The largest muscle group in the upper body are the chest muscles. Known as pectoralis major and minor (“pecs”), these muscles are thick and fan shaped. In order to target this muscle group, any good chest workout routine should focus on using heavy weights in exercises that target the inner, outer, upper, and lower pecs.
Since the pecs are considered “pushing” muscles, they tie in closely with your shoulders and arms. This means that working out your chest will naturally work your deltoids and triceps as well. The weights used in your chest workout routine directly affect the size, spread, and depth of your pecs.
Different Exercises Targeting the Pecs
Bench Press – this is often considered to be the “go to” chest exercise. There are many different ways to perform a bench press, using various grips, angles, benches, and weights. The only commonality is that each uses an Olympic bar with plate weights.
The most basic bench press uses a wide grip on the bar while laying flat. This effectively puts more exertion on the outer pecs. Lowering the bar to the chest or neck also determines whether the upper or middle pecs are worked.
It is easy to incorporate tricep and deltiod exercise into the bench press. By lowering the bar to the middle of the chest and keeping elbows at your side, triceps help in moving the weight. Alternatively, lowering the bar to your neck while keeping elbows wide and away from the body includes the frontal deltoids in the workout.
In addition to the flat bench, many people include incline and decline benches in their chest workout routine. The incline bench will target the upper pecs when lowered to the neck. The lower pecs are worked when this is performed on the decline bench.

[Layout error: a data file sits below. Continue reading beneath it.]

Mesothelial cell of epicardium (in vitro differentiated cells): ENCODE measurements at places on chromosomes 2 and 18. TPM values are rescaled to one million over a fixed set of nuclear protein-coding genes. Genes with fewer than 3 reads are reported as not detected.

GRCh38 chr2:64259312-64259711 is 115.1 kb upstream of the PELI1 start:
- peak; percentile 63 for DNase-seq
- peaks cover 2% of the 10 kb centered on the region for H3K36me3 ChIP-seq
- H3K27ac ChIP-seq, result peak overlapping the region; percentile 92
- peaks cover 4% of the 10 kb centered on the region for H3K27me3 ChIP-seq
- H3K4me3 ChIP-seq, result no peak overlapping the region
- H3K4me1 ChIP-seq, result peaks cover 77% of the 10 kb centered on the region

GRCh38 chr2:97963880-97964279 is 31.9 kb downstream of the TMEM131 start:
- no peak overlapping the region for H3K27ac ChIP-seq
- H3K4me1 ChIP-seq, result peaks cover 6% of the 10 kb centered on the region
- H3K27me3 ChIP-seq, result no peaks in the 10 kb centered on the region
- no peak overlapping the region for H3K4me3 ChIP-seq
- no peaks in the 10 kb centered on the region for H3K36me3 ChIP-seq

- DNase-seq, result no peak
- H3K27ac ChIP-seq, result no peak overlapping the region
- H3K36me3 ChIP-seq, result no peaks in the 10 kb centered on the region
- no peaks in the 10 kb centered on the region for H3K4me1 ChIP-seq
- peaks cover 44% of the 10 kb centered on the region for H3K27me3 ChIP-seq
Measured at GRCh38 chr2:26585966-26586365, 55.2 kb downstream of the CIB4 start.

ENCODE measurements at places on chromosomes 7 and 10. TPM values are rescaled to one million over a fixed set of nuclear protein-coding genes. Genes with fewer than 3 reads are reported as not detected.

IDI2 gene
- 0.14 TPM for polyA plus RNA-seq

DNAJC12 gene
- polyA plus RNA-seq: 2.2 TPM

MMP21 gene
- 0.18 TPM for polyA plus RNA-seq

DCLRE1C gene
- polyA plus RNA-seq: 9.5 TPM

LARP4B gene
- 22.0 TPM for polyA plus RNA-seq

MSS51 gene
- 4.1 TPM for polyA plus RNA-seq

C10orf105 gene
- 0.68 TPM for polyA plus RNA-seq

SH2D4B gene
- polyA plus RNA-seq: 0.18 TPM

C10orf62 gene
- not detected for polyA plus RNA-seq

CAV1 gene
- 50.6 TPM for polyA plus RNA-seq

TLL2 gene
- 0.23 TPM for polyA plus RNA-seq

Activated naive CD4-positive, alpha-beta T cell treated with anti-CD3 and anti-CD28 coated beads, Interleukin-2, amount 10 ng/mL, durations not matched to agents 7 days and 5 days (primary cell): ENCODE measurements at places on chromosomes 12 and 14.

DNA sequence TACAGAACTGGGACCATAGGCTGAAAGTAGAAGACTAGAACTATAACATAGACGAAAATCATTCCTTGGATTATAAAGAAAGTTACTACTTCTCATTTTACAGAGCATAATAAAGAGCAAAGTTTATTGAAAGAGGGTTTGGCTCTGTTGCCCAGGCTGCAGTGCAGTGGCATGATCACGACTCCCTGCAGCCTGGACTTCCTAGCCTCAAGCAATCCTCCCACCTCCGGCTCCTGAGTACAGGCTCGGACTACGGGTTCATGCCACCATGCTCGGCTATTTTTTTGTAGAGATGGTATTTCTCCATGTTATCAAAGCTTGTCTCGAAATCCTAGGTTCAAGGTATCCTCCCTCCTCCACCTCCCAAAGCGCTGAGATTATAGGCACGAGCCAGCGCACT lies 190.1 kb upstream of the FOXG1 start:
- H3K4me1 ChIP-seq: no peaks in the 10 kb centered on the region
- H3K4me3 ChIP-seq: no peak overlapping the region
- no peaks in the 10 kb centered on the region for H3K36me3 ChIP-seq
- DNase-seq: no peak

Parallel Bar Dips –
this exercise is extremely effecting for working the upper and inner pecs when hands are placed at shoulder width. Placing hands wider results in outer pec and deltiods being involved.
Dumbbell Exercises – free weights can be incorporated into a chest workout routine in a number of different ways. Most of these exercises simply imitate or approximate bench press exercises, but with dumbbells instead of an olympic bar. In addition, flies can be performed on a flat, incline, or decline bench. This works well for stretching and tearing of the muscle.
Cable and Pulley Machine – this machine is commonly used for chest finishing exercises. The two-handed crunch (similar to flies on a bench) starts with arms spread wide and bent at the elbow. The handles are then brought together in front of the chest.
Bent Arm Pullover –
With weight on the floor, the lifter lays back on a flat bench (supine position). You then reach back and grab the barbell from over your head. While keeping arms bent, the weight is brought up the the chest in fluid motion. This exercise effectively stretches chest muscles as well as deltiods and triceps.
It is easy to compound this exercise. Once the weight has been pulled up to your chest, perform a bench press and then return the weight back to the floor.
Most trainers agree that a solid chest workout routine starts with heavier weight exercises (ie bench press), and then continues on through barbell and dumbbell exercises, ending with bodyweight exercises such as push-ups.